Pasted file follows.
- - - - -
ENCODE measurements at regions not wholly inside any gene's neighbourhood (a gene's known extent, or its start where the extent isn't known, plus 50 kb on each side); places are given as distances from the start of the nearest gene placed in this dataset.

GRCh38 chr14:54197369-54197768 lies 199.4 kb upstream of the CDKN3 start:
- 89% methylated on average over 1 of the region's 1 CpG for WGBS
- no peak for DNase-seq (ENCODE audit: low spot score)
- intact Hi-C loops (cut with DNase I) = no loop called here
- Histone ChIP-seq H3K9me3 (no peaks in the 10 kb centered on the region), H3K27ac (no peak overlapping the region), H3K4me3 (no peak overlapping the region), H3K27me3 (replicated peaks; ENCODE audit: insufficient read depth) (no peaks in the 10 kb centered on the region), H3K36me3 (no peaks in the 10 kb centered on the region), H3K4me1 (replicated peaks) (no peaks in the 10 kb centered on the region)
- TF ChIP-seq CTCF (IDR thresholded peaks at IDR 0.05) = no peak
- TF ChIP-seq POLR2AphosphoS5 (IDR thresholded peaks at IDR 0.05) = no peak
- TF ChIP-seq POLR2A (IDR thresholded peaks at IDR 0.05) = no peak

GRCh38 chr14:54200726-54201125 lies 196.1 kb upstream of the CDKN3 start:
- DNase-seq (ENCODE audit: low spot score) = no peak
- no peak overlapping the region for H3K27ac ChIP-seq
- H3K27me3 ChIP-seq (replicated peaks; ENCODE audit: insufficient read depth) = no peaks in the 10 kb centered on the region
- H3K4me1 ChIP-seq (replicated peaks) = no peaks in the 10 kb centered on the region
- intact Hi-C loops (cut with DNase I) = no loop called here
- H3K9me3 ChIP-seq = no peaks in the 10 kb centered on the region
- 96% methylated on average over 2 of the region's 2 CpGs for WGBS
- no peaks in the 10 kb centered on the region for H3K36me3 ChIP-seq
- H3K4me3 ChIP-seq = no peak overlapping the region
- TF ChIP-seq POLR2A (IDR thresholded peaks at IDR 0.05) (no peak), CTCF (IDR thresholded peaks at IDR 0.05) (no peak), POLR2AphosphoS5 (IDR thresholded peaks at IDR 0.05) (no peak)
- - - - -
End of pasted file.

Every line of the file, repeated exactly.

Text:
ENCODE measurements at regions not wholly inside any gene's neighbourhood (a gene's known extent, or its start where the extent isn't known, plus 50 kb on each side); places are given as distances from the start of the nearest gene placed in this dataset.

GRCh38 chr14:54197369-54197768 lies 199.4 kb upstream of the CDKN3 start:
- 89% methylated on average over 1 of the region's 1 CpG for WGBS
- no peak for DNase-seq (ENCODE audit: low spot score)
- intact Hi-C loops (cut with DNase I) = no loop called here
- Histone ChIP-seq H3K9me3 (no peaks in the 10 kb centered on the region), H3K27ac (no peak overlapping the region), H3K4me3 (no peak overlapping the region), H3K27me3 (replicated peaks; ENCODE audit: insufficient read depth) (no peaks in the 10 kb centered on the region), H3K36me3 (no peaks in the 10 kb centered on the region), H3K4me1 (replicated peaks) (no peaks in the 10 kb centered on the region)
- TF ChIP-seq CTCF (IDR thresholded peaks at IDR 0.05) = no peak
- TF ChIP-seq POLR2AphosphoS5 (IDR thresholded peaks at IDR 0.05) = no peak
- TF ChIP-seq POLR2A (IDR thresholded peaks at IDR 0.05) = no peak

GRCh38 chr14:54200726-54201125 lies 196.1 kb upstream of the CDKN3 start:
- DNase-seq (ENCODE audit: low spot score) = no peak
- no peak overlapping the region for H3K27ac ChIP-seq
- H3K27me3 ChIP-seq (replicated peaks; ENCODE audit: insufficient read depth) = no peaks in the 10 kb centered on the region
- H3K4me1 ChIP-seq (replicated peaks) = no peaks in the 10 kb centered on the region
- intact Hi-C loops (cut with DNase I) = no loop called here
- H3K9me3 ChIP-seq = no peaks in the 10 kb centered on the region
- 96% methylated on average over 2 of the region's 2 CpGs for WGBS
- no peaks in the 10 kb centered on the region for H3K36me3 ChIP-seq
- H3K4me3 ChIP-seq = no peak overlapping the region
- TF ChIP-seq POLR2A (IDR thresholded peaks at IDR 0.05) (no peak), CTCF (IDR thresholded peaks at IDR 0.05) (no peak), POLR2AphosphoS5 (IDR thresholded peaks at IDR 0.05) (no peak)